Multicenter Study of Case Finding in Elderly Emergency Department Patients
Article first published online: 29 SEP 2008
© 1995 Society for Academic Emergency Medicine
Academic Emergency Medicine
Volume 2, Issue 8, pages 729–734, August 1995
How to Cite
Gerson, L. W., Rousseau, E. W., Hogan, T. M., Bernstein, E. and Kalbfleisch, N. (1995), Multicenter Study of Case Finding in Elderly Emergency Department Patients. Academic Emergency Medicine, 2: 729–734. doi: 10.1111/j.1553-2712.1995.tb03626.x
- Issue published online: 29 SEP 2008
- Article first published online: 29 SEP 2008
- Received: May 13, 1994 Revision received: August 12, 1994 Accepted: August 20, 1994
- emergency medical services;
- emergency department;
- geriatric care;
- social services
Objectives: To assess the feasibility of a brief comprehensive case-finding program for detecting functional, cognitive, and social impairments among elderly ED patients and to estimate the prevalence of unknown, undetected, or untreated impairments elderly patients may have.
Methods: A multicenter prospective study conducted at five private and public hospital EDs in five different communities across the country. Patients aged 60 years and older released to their homes during 52 randomly selected evening and weekend shifts between February 1 and April 30, 1993, were eligible for the case-finding program. They were evaluated by medical students who received special training (instructional videotape, supervised examinations, and conference calls) in the administration of a standardized 17-item protocol that included an interview and simple tests of function. The patients' physicians were notified of the screening results and were asked to return a one-month follow-up questionnaire. The physicians answered whether the presumed problem had been confirmed and whether a treatment plan for a new problem had been developed.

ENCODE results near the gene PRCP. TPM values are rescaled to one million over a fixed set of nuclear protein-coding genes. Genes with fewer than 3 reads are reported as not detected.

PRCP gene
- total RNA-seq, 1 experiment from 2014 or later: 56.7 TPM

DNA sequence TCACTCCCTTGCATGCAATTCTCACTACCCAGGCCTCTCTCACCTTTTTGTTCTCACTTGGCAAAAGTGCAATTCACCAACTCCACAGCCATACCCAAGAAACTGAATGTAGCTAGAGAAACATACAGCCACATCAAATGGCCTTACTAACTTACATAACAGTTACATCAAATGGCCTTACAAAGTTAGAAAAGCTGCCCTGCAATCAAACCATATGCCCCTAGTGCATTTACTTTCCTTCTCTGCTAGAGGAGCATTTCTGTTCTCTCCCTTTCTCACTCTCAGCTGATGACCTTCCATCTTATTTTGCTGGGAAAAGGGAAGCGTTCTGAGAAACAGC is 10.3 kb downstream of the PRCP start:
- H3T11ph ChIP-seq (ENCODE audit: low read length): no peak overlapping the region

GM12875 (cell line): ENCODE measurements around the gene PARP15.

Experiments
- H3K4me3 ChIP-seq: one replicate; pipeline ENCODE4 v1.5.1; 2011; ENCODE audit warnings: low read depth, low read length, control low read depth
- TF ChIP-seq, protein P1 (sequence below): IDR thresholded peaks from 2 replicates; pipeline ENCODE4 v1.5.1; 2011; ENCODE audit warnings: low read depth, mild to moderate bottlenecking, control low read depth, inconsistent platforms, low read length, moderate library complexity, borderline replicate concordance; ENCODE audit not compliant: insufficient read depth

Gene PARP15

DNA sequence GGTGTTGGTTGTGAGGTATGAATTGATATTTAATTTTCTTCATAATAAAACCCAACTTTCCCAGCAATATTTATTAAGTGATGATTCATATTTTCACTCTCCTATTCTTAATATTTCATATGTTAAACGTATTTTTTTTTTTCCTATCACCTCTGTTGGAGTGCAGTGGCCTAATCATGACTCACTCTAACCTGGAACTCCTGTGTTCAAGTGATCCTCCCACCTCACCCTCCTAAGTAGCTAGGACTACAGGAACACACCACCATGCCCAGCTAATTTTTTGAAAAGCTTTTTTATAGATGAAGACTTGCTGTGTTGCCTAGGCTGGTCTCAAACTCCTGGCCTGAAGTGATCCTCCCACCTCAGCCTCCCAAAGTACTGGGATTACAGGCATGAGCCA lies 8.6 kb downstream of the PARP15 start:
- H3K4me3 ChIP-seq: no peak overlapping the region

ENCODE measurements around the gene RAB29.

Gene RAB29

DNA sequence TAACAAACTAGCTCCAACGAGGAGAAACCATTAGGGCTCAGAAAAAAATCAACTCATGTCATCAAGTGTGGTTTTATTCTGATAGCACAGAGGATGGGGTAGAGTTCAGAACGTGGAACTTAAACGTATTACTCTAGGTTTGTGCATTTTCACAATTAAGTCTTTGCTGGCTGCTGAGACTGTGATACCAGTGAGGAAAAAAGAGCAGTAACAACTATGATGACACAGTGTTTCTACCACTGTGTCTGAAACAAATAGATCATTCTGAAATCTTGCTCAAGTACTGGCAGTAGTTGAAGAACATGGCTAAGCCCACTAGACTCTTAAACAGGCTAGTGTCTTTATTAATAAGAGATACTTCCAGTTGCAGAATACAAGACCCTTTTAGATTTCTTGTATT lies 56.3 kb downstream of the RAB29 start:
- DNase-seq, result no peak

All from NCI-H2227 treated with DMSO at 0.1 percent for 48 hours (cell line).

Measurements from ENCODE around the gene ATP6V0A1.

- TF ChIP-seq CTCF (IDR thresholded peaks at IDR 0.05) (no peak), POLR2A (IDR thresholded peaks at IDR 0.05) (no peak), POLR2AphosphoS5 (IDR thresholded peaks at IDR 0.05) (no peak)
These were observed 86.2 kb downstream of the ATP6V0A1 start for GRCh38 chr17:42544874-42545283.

Results: Patient acceptance of the case-finding program was good; 252 of 338 eligible patients (75%) agreed to participate, and 281 conditions were detected for 242 screened patients (96%). The most frequently reported problems were with: performing the activities of daily living (79%); vision (55%); lack of influenza vaccination (54%); home environment (49%); mental status (46%); general health (41%); falls (40%); and depression (36%). The physicians returned questionnaires for 153 patients (63%); 76 patients (50%) were evaluated at follow-up visits, during which 47 newly identified problems (62%) were confirmed and treatment plans were developed for 25 problems (53%) among 21 patients. A mean time of 17.7 ± 10.2 minutes was required to complete the screen.
Conclusions: A brief comprehensive case-finding program for functional, cognitive, and social impairment among elderly ED patients is feasible. The screening uncovered a significant amount of morbidity among older patients visiting EDs.